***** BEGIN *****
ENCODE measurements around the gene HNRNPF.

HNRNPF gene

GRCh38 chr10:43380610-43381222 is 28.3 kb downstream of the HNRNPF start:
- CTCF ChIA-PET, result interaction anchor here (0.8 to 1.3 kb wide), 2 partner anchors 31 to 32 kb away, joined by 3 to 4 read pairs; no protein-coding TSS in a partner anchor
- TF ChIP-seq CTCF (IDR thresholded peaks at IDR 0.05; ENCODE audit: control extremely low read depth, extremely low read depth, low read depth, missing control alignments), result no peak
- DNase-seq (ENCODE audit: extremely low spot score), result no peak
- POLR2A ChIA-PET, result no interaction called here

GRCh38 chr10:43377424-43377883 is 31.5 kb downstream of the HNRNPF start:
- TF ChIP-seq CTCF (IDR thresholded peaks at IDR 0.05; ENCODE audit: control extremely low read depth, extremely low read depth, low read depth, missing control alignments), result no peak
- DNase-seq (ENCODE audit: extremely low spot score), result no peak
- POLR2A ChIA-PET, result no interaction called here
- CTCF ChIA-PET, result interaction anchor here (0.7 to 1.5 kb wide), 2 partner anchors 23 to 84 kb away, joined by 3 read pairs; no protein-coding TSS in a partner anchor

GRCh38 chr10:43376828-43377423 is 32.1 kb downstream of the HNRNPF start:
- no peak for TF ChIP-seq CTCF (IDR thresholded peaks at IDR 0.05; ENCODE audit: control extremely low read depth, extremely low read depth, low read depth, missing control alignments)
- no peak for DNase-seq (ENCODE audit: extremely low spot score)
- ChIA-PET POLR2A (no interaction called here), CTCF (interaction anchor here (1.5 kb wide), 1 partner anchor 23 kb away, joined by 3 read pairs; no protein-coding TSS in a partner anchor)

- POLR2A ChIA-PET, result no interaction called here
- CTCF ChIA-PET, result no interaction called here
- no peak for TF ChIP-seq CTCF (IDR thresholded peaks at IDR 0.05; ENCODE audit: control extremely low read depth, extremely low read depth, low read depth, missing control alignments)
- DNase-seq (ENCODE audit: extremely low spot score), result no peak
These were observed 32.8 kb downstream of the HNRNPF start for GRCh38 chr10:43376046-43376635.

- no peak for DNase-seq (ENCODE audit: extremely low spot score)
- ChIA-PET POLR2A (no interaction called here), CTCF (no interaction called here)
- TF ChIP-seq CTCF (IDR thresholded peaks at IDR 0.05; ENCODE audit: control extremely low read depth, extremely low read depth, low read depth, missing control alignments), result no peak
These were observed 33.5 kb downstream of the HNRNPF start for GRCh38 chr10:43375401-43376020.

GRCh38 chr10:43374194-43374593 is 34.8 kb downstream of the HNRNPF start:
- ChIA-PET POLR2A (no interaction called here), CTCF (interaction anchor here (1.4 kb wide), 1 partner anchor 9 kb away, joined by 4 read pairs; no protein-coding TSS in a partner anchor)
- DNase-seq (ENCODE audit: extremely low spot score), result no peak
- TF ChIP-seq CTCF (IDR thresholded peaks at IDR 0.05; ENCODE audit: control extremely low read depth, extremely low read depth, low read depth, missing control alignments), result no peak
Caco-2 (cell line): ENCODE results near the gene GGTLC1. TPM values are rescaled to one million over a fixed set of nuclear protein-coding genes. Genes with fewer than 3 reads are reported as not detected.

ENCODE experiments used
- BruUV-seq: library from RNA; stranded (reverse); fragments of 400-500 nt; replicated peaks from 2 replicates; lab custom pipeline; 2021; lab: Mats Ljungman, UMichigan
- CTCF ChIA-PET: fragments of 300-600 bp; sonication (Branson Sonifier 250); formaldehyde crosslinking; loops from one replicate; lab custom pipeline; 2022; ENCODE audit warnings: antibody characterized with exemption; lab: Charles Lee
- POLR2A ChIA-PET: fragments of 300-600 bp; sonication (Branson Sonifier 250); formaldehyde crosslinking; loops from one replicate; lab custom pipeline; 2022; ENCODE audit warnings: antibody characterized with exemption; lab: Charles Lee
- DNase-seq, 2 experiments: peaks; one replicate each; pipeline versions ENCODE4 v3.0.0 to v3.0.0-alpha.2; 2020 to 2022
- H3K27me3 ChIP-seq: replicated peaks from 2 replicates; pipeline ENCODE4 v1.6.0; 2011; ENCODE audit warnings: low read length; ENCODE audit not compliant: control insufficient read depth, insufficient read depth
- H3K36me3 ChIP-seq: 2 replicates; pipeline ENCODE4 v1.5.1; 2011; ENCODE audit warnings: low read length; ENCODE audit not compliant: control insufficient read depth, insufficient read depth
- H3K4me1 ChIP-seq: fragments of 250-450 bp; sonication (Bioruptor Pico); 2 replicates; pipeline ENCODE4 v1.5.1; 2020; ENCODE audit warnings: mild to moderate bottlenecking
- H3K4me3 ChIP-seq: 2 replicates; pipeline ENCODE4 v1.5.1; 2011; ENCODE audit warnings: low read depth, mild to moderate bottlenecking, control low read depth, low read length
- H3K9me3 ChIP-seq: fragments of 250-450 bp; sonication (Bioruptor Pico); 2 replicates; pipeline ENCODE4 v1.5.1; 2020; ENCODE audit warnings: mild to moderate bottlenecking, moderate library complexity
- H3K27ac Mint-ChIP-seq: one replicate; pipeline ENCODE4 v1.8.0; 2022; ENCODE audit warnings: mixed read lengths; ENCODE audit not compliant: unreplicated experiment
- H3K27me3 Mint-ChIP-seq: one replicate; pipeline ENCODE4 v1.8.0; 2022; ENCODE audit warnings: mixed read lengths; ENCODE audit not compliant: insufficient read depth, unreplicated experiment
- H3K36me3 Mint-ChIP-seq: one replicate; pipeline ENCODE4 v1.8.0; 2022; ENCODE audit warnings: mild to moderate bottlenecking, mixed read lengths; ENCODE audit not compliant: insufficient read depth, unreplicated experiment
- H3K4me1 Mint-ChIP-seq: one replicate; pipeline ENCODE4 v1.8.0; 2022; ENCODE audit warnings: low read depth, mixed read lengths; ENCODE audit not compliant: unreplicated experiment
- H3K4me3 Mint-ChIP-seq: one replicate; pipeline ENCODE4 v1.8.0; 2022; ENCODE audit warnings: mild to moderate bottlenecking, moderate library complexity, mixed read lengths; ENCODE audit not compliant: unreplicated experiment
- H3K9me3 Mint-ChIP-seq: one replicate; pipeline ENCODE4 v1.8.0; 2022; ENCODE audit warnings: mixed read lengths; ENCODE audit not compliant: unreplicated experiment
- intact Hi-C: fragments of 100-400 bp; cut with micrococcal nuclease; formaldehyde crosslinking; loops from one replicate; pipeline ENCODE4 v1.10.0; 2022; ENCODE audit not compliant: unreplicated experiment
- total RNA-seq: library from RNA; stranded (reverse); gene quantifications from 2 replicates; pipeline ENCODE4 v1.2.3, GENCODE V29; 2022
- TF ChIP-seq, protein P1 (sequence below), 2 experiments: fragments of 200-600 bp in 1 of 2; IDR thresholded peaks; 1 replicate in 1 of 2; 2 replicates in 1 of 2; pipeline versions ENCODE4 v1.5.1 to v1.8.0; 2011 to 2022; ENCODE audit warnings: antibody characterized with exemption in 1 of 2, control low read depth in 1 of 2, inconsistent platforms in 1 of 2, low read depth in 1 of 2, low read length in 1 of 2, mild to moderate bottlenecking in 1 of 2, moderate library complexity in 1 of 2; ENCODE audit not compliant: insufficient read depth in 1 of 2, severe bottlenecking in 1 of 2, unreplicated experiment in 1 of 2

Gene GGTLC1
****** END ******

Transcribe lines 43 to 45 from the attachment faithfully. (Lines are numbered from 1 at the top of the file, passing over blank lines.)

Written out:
- H3K36me3 Mint-ChIP-seq: one replicate; pipeline ENCODE4 v1.8.0; 2022; ENCODE audit warnings: mild to moderate bottlenecking, mixed read lengths; ENCODE audit not compliant: insufficient read depth, unreplicated experiment
- H3K4me1 Mint-ChIP-seq: one replicate; pipeline ENCODE4 v1.8.0; 2022; ENCODE audit warnings: low read depth, mixed read lengths; ENCODE audit not compliant: unreplicated experiment
- H3K4me3 Mint-ChIP-seq: one replicate; pipeline ENCODE4 v1.8.0; 2022; ENCODE audit warnings: mild to moderate bottlenecking, moderate library complexity, mixed read lengths; ENCODE audit not compliant: unreplicated experiment